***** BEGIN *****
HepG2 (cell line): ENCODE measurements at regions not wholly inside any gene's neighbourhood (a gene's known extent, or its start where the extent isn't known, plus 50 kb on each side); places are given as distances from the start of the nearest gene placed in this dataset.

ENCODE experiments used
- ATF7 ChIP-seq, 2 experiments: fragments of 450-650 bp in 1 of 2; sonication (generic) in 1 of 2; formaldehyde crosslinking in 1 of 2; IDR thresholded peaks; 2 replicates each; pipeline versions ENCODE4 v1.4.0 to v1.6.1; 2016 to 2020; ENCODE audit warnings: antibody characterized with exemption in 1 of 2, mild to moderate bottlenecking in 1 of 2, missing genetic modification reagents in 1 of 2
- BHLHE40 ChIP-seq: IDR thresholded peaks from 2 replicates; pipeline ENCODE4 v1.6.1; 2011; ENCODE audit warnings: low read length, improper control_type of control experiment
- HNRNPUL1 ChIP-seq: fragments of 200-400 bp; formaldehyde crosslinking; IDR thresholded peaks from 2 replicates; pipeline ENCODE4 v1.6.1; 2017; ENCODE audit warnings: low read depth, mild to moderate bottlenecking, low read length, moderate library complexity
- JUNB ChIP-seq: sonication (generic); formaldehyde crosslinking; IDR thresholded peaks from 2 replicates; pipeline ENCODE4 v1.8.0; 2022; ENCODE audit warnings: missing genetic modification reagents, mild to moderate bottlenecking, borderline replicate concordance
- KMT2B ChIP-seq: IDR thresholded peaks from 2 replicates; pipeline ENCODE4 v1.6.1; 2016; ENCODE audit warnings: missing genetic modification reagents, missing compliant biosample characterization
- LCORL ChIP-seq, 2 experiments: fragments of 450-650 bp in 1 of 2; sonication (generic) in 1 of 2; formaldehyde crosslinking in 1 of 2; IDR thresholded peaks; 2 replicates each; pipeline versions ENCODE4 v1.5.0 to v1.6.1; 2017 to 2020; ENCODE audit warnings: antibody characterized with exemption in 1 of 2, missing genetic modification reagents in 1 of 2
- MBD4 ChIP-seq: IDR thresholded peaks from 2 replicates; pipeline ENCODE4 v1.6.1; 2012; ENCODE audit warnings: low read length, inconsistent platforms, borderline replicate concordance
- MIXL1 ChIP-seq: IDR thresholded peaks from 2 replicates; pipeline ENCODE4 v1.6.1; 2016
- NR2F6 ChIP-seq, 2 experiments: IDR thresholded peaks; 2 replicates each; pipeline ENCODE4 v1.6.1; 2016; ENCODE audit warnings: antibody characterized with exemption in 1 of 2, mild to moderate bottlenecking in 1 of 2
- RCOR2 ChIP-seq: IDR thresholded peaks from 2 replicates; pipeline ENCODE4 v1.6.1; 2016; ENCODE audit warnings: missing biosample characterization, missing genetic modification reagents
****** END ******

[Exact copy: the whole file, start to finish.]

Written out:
HepG2 (cell line): ENCODE measurements at regions not wholly inside any gene's neighbourhood (a gene's known extent, or its start where the extent isn't known, plus 50 kb on each side); places are given as distances from the start of the nearest gene placed in this dataset.

ENCODE experiments used
- ATF7 ChIP-seq, 2 experiments: fragments of 450-650 bp in 1 of 2; sonication (generic) in 1 of 2; formaldehyde crosslinking in 1 of 2; IDR thresholded peaks; 2 replicates each; pipeline versions ENCODE4 v1.4.0 to v1.6.1; 2016 to 2020; ENCODE audit warnings: antibody characterized with exemption in 1 of 2, mild to moderate bottlenecking in 1 of 2, missing genetic modification reagents in 1 of 2
- BHLHE40 ChIP-seq: IDR thresholded peaks from 2 replicates; pipeline ENCODE4 v1.6.1; 2011; ENCODE audit warnings: low read length, improper control_type of control experiment
- HNRNPUL1 ChIP-seq: fragments of 200-400 bp; formaldehyde crosslinking; IDR thresholded peaks from 2 replicates; pipeline ENCODE4 v1.6.1; 2017; ENCODE audit warnings: low read depth, mild to moderate bottlenecking, low read length, moderate library complexity
- JUNB ChIP-seq: sonication (generic); formaldehyde crosslinking; IDR thresholded peaks from 2 replicates; pipeline ENCODE4 v1.8.0; 2022; ENCODE audit warnings: missing genetic modification reagents, mild to moderate bottlenecking, borderline replicate concordance
- KMT2B ChIP-seq: IDR thresholded peaks from 2 replicates; pipeline ENCODE4 v1.6.1; 2016; ENCODE audit warnings: missing genetic modification reagents, missing compliant biosample characterization
- LCORL ChIP-seq, 2 experiments: fragments of 450-650 bp in 1 of 2; sonication (generic) in 1 of 2; formaldehyde crosslinking in 1 of 2; IDR thresholded peaks; 2 replicates each; pipeline versions ENCODE4 v1.5.0 to v1.6.1; 2017 to 2020; ENCODE audit warnings: antibody characterized with exemption in 1 of 2, missing genetic modification reagents in 1 of 2
- MBD4 ChIP-seq: IDR thresholded peaks from 2 replicates; pipeline ENCODE4 v1.6.1; 2012; ENCODE audit warnings: low read length, inconsistent platforms, borderline replicate concordance
- MIXL1 ChIP-seq: IDR thresholded peaks from 2 replicates; pipeline ENCODE4 v1.6.1; 2016
- NR2F6 ChIP-seq, 2 experiments: IDR thresholded peaks; 2 replicates each; pipeline ENCODE4 v1.6.1; 2016; ENCODE audit warnings: antibody characterized with exemption in 1 of 2, mild to moderate bottlenecking in 1 of 2
- RCOR2 ChIP-seq: IDR thresholded peaks from 2 replicates; pipeline ENCODE4 v1.6.1; 2016; ENCODE audit warnings: missing biosample characterization, missing genetic modification reagents